A federal court in Pennsylvania refused to dismiss Title IX claims stemming from a music teacher's ongoing sexual assault of a student that began when she was in middle school and extended into high school. The male teacher had intercourse and engaged in other acts of sexual assault with the female student on multiple occasions and the student had gotten pregnant as a result. Twice the student reported the teacher's misconduct to another teacher. School officials claimed they did not ever hear about the first report, but they did get the second. Rather than investigating, however, they allegedly pressured the victim to rescind her claims against the music teacher. (Eventually the teacher plead guilty in a criminal proceeding.) Especially when factoring in earlier complaints that this same teacher had harassed other female students, the court agreed that she had satisfactorily alleged notice and deliberate indifference, the key elements for institutional liability under Title IX. K.E. v. Dover Area Sch. Dist., 2016 WL 2897614 (M.D. Pa. May 18, 2016).
Also in Pennsylvania, a school district prevailed at summary judgment on claims that it violated Title IX by failing to protect a student from sexual abuse by her coach. In this case, school officials found out about the ongoing misconduct when the coach was arrested by police. There was no evidence suggesting that they knew about what was happening and failed to intervene. The coach had been dismissed from another school for sexual misconduct, but on inquiry from the defendant's athletic director, the coach's prior employer said that his dismissal was due to "excessive texting" of a student, which did not put the defendant on actual notice that the coach posed an imminent sexual threat to his players. Nace v. Pennridge Sch. Dist., 2016 WL 2609789 (E.D. Pa. May 6, 2016).
A female student on the predominantly-male wrestling team sued her Pennsylvania school district for failing to respond to her allegations of sexual harassment by the coach. The court disagreed with the plaintiff's characterization of the coach's behavior as sexual harassment and dismissed the claim. Specifically, the court acknowledged that the coach was "vulgar and inappropriate" -- he told the plaintiff and another female wrestler that they had to "be the boy" and ought to wear strap-ons. He teased other male wrestlers on the team that the plaintiff is the only girl he would ever touch or have on top of him. But, the court determined, this harassment was not sufficiently pervasive because the plaintiff alleged only about 10 sexually-tinged comments over 2-3 years. Also, because the coach acted this way towards all the wrestlers on the team, he was not singling out the plaintiff because of sex. Moeck v. Pleasant Valley Sch. Dist., 2016 WL 1553440 (M.D. Pa. Apr. 15, 2016).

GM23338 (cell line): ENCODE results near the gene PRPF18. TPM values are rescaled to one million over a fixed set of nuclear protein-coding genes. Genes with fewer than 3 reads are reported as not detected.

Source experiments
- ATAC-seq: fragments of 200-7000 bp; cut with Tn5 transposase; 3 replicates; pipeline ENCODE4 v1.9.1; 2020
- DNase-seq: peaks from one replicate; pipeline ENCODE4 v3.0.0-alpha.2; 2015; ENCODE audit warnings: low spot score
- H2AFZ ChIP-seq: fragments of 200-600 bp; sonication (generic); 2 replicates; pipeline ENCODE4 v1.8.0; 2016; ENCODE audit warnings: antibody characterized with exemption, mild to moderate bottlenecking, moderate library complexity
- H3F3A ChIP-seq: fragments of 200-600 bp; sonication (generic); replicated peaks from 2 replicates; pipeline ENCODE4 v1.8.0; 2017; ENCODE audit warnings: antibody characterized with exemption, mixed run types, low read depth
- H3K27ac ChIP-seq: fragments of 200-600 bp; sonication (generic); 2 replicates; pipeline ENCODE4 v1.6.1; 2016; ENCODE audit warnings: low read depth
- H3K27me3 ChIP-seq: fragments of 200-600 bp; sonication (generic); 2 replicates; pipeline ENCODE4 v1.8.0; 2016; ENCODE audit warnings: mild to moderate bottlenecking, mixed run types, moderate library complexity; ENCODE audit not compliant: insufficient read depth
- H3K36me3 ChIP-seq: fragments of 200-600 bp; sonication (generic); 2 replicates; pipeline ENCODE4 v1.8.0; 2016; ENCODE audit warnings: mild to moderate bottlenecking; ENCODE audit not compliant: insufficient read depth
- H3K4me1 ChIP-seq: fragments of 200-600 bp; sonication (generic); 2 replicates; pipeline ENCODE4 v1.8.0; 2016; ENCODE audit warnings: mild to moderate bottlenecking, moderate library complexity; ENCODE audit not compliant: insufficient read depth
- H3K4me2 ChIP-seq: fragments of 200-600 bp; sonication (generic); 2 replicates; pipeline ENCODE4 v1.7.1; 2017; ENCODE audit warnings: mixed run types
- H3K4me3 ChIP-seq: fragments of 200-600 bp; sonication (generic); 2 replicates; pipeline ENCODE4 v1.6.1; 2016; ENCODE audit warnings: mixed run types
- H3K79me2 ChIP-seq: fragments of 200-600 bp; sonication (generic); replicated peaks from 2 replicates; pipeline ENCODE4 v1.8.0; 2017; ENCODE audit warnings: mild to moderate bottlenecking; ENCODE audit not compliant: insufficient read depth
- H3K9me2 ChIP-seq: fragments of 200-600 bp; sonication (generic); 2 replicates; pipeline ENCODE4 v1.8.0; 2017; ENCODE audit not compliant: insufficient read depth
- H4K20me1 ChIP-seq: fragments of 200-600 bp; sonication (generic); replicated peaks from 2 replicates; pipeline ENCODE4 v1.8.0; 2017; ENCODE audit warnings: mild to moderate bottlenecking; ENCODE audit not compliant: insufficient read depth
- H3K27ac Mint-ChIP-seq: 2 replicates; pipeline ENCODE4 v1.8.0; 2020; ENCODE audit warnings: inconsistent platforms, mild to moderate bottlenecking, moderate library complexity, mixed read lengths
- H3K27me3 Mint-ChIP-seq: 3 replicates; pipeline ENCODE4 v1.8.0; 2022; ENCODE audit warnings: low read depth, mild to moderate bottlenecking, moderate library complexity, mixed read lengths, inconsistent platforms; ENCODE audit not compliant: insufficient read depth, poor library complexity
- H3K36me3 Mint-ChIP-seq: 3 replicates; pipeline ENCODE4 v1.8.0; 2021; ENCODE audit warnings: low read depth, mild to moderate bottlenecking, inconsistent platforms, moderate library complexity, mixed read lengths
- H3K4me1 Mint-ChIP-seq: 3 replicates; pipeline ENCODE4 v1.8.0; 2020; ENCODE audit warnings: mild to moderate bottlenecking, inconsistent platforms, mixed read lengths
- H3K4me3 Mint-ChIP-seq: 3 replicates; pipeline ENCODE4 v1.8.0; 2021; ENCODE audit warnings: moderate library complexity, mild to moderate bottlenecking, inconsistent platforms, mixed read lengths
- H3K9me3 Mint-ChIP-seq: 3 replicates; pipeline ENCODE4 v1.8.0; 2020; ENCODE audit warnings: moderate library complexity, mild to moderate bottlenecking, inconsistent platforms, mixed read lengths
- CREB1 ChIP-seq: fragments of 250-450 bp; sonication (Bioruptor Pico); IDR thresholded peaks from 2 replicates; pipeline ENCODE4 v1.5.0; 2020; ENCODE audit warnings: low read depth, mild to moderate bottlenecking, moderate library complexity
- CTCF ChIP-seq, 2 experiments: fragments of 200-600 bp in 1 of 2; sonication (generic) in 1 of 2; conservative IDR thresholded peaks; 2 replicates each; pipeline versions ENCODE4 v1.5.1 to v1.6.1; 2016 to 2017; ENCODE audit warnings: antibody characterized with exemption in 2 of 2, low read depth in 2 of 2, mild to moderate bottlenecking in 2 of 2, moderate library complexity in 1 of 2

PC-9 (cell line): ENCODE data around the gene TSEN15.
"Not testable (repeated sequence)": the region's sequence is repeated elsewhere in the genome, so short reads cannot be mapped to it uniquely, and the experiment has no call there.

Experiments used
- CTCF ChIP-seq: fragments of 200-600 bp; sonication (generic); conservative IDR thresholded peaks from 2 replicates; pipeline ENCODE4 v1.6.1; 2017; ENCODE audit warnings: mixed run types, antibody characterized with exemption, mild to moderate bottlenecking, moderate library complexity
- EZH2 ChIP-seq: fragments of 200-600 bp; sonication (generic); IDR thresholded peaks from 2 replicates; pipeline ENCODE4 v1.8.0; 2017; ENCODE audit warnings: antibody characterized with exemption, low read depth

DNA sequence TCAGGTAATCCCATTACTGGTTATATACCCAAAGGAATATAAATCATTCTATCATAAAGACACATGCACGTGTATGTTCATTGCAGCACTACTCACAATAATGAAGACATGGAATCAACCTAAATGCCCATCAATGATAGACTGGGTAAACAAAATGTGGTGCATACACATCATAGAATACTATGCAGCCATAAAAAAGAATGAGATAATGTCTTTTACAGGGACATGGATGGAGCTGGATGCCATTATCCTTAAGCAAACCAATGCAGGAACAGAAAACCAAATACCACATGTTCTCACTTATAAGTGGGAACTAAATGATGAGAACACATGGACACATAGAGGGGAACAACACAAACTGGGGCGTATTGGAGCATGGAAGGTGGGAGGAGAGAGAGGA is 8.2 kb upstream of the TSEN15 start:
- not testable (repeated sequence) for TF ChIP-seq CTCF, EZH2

In this last case, the student did not claim that the school district was liable for the teacher's misconduct, but instead, for retaliating against him for having been involved in a sexual relationship with the teacher. The court quickly dismissed this claim, noting that it failed to allege many required elements of retaliation. For one, the student himself did not engage in the requisite protected conduct by reporting the teacher's abuse; instead, school officials discovered it based on reports of other students. Additionally, there was no basis for concluding that the disciplinary action that the student later faced for chewing tobacco and other offenses were in any way related to his relationship to the teacher. Gordon v. Traverse City Public Schools, 2016 WL 1566721 (W.D. Mich. Apr. 19, 2019).